When David fights Goliath: a two-level explanation of small-state role-taking

Simon, E. ORCID: 0000-0002-1174-8650, 2019. When David fights Goliath: a two-level explanation of small-state role-taking. Foreign Policy Analysis, 15 (1), pp. 118-135. ISSN 1743-8586

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Abstract

Why do small states sometimes defy the behavioral expectations of powerful allies? Realism would suggest that they would not only ally themselves with more powerful states to ensure their security but would maintain that security through an accommodative strategy toward their protector once an alliance had been formed. Yet, this does not always happen; and the present article, building on Harnisch's (2014) pioneering effort to integrate role theory and the two-level game metaphor, investigates why. It offers and tests the hypothesis that, when small states prioritize their domestic role conceptions in formulating their foreign policy, they defy the behavioral expectations of more powerful allies. The 2014 visa revocation crisis between Hungary and the United States is used to illustrate this process: and contrary to what the literature suggests, the finding is that ego-dominated role-taking in international relations remains possible today even for small states.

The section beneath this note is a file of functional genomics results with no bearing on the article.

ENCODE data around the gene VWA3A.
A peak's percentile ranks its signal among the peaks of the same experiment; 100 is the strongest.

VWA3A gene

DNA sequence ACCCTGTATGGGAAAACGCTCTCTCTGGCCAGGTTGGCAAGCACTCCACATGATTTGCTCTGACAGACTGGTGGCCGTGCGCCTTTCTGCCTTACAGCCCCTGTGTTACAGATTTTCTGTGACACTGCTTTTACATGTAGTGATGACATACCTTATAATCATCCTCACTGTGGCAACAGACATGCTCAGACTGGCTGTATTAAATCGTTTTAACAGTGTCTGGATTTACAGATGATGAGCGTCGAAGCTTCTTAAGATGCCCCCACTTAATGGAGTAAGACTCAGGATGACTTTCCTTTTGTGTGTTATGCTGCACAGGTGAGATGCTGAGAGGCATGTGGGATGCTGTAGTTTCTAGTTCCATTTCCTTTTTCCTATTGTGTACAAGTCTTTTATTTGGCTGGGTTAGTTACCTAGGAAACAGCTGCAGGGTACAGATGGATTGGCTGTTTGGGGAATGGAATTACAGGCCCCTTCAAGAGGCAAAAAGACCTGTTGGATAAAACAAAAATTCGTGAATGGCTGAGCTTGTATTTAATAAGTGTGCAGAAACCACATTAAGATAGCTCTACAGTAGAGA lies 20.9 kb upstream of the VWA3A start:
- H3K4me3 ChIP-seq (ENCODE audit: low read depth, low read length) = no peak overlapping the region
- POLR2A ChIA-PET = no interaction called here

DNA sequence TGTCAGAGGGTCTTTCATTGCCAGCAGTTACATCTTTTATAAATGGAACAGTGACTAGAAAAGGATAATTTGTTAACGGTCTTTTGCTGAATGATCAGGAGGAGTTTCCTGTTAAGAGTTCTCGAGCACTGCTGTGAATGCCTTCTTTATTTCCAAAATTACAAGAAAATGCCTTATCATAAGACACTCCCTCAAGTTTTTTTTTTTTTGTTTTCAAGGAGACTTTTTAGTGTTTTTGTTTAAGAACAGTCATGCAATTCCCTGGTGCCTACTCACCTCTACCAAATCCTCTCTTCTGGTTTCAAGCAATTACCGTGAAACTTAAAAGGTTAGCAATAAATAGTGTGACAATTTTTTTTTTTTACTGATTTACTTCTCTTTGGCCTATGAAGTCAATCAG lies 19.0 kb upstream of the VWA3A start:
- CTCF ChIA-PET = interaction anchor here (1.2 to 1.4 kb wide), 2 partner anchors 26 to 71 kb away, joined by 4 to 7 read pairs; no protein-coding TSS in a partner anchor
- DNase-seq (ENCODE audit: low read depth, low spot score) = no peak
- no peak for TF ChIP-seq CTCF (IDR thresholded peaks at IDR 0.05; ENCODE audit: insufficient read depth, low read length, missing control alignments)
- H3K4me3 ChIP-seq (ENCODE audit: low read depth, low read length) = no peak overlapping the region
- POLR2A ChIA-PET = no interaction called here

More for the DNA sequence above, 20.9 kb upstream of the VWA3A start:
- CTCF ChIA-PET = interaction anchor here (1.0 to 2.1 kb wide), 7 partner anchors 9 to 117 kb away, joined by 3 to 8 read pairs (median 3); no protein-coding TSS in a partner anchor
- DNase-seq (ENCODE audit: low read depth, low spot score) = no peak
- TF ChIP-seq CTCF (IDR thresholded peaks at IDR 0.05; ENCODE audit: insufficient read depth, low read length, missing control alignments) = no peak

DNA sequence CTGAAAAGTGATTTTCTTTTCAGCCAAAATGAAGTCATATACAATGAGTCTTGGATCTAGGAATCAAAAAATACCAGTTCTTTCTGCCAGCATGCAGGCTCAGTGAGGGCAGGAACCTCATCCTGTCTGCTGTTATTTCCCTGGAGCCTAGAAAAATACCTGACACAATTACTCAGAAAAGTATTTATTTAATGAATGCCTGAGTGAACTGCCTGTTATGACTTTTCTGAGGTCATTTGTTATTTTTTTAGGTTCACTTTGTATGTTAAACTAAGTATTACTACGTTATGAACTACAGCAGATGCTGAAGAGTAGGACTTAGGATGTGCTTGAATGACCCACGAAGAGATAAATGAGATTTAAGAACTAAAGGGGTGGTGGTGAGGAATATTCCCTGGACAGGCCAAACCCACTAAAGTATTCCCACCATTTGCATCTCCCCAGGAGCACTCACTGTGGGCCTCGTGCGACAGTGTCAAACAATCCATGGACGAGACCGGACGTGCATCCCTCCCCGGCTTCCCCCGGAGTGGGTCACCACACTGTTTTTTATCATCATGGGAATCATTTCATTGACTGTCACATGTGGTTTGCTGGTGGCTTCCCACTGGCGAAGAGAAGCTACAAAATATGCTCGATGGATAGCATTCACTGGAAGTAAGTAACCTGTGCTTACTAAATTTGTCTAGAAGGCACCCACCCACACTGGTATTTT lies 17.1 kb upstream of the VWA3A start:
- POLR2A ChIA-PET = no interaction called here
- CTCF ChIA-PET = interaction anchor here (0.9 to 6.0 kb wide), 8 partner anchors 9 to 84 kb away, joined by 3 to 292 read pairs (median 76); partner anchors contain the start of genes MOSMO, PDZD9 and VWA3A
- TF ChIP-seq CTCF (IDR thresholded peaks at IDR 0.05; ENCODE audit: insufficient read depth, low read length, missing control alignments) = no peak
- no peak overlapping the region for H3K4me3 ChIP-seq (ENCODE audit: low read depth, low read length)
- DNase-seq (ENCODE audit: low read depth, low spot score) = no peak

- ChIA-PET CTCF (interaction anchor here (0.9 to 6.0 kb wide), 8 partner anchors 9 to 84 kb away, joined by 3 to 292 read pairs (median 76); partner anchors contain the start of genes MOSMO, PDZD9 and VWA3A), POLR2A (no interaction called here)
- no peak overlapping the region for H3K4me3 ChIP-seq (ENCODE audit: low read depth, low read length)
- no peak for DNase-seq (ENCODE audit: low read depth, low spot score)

Item Type: Journal article
Publication Title: Foreign Policy Analysis
Creators: Simon, E.
Publisher: Oxford University Press
Date: January 2019
Volume: 15
Number: 1
ISSN: 1743-8586
Identifiers:
NumberType
10.1093/fpa/ory002DOI
Divisions: Schools > School of Social Sciences
Depositing User: Linda Sullivan
Date Added: 13 Aug 2019 11:19
Last Modified: 13 Aug 2019 11:19
URI: http://irep.ntu.ac.uk/id/eprint/37262

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